Naked City

Fuzzy Democracy at the SBOE

Over strong opposition from teachers and teacher groups, the State Board of Education voted last week to allow college graduates to become certified teachers while avoiding both conventional and alternative certification programs. Actually, the SBOE voted 8-7 to reject the new policy – approved earlier this year by the State Board of Educator Certification (on a 5-4-1 vote) under heavy pressure from Gov. Perry's office – but a two-thirds vote of the 15 members was required to veto the change. Under the plan, college graduates can become immediately certified to teach in grades 8-12 if they have a degree in the subject they are hired to teach and they pass a state test. Pending a confirmation by the certification board April 2, the rules will go into effect this summer.

Lubbock board member Bob Craig described the new policy as a contract full of "loopholes," because it includes no standards for training or accountability. More than one critic pointed out that the state is moving backward in teacher-training standards at the same time it claims to be moving forward on student-testing accountability, but supporters of the change, especially administrators, respond bluntly, "There are too few teachers, and we need more of 'em." In anticipation of federal requirements for "highly qualified" teachers that take effect in 2006, districts are scrambling to manufacture new teachers who will meet that standard – at least on paper.

The change is opposed by all four major state teacher groups – the Association of Texas Professional Educators, the Texas Federation of Teachers, the Texas State Teachers Association, and the Texas Classroom Teachers Association. But the new rules (or lack of them) are supported by the Texas Associations of School Boards and of School Administrators, with the backing of the Texas Association of Business, whose director Bill Hammond said it was a way to increase the number of available teachers while restraining costs.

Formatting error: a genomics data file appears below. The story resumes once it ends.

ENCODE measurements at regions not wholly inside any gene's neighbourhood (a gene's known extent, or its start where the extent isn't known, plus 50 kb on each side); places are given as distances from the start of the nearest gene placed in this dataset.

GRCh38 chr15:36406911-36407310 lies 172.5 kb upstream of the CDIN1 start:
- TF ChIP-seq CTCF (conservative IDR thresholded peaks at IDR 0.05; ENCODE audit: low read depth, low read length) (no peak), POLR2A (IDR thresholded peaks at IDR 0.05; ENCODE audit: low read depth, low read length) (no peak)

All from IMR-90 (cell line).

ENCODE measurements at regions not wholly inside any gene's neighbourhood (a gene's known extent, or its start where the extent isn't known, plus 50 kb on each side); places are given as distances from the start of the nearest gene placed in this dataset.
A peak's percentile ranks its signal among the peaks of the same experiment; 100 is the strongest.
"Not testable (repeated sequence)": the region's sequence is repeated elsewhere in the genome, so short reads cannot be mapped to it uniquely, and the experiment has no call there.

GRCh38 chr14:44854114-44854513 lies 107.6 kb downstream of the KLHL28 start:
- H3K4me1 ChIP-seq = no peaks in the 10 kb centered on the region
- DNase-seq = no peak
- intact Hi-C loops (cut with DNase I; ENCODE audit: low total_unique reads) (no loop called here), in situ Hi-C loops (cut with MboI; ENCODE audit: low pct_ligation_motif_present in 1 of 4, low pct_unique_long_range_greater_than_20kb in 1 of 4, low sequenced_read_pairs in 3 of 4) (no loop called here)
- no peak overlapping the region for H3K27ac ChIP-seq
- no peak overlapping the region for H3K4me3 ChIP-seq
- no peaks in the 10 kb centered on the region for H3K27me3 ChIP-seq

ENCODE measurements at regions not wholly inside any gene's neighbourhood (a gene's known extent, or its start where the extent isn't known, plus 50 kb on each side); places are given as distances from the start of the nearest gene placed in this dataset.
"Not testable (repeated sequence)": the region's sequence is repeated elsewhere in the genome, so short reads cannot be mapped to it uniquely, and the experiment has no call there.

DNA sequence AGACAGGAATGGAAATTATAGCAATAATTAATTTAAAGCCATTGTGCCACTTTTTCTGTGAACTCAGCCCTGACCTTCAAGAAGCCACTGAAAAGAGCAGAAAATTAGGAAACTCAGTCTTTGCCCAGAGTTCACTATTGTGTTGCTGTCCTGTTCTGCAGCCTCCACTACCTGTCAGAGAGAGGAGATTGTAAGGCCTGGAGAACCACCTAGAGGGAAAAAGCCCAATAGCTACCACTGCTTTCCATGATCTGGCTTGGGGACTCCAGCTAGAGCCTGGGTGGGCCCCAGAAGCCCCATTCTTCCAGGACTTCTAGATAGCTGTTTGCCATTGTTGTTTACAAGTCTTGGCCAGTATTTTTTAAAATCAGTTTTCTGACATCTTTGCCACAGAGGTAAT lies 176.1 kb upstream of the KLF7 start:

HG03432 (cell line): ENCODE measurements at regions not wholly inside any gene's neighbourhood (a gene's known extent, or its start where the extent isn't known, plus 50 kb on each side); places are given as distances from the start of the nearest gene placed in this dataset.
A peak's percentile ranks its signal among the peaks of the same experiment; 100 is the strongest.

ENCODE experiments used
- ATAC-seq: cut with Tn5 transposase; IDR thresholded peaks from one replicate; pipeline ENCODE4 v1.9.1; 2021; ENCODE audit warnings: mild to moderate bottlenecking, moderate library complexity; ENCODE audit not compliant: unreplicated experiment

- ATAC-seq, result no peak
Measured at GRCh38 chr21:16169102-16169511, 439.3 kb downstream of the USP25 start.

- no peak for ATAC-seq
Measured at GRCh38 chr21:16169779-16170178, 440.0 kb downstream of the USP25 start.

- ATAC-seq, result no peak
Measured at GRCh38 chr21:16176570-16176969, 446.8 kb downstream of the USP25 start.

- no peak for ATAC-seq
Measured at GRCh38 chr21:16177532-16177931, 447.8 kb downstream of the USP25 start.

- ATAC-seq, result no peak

When similar proposals were rejected by the Legislature last spring, Gov. Perry and House Public Education Chair Kent Grusendorf, R-Arlington, took the plan to the SBEC, which approved it under heavy political pressure but without an actual majority. Thereafter, opponents tried to derail the plan at the SBOE by questioning the legality of the adoption. When those concerns were overruled by TEA staff attorneys, the board still voted to reject the rule – but insufficiently to kill it. That means the new policy will likely be installed despite rejection at the Lege, no majority at the SBEC, and rejection at the SBOE. (See Bill Hammond, above: Some votes count more than others.)

Commented ATPE executive director Doug Rogers, "The mission of the SBOE is to ensure our children receive a quality education, and today they chose not to accept that mission. The members of this board are going to have to face parents in their districts and explain to them how untrained teachers will help their children learn."

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KEYWORDS FOR THIS STORY

Public Schools, State Board of Education, State Board of Educator Certification, SBOE, SBEC, Association of Texas Professional Educators, ATPE, TSTA, Texas Association of Business, Bill Hammond, Texas State Teachers' Association

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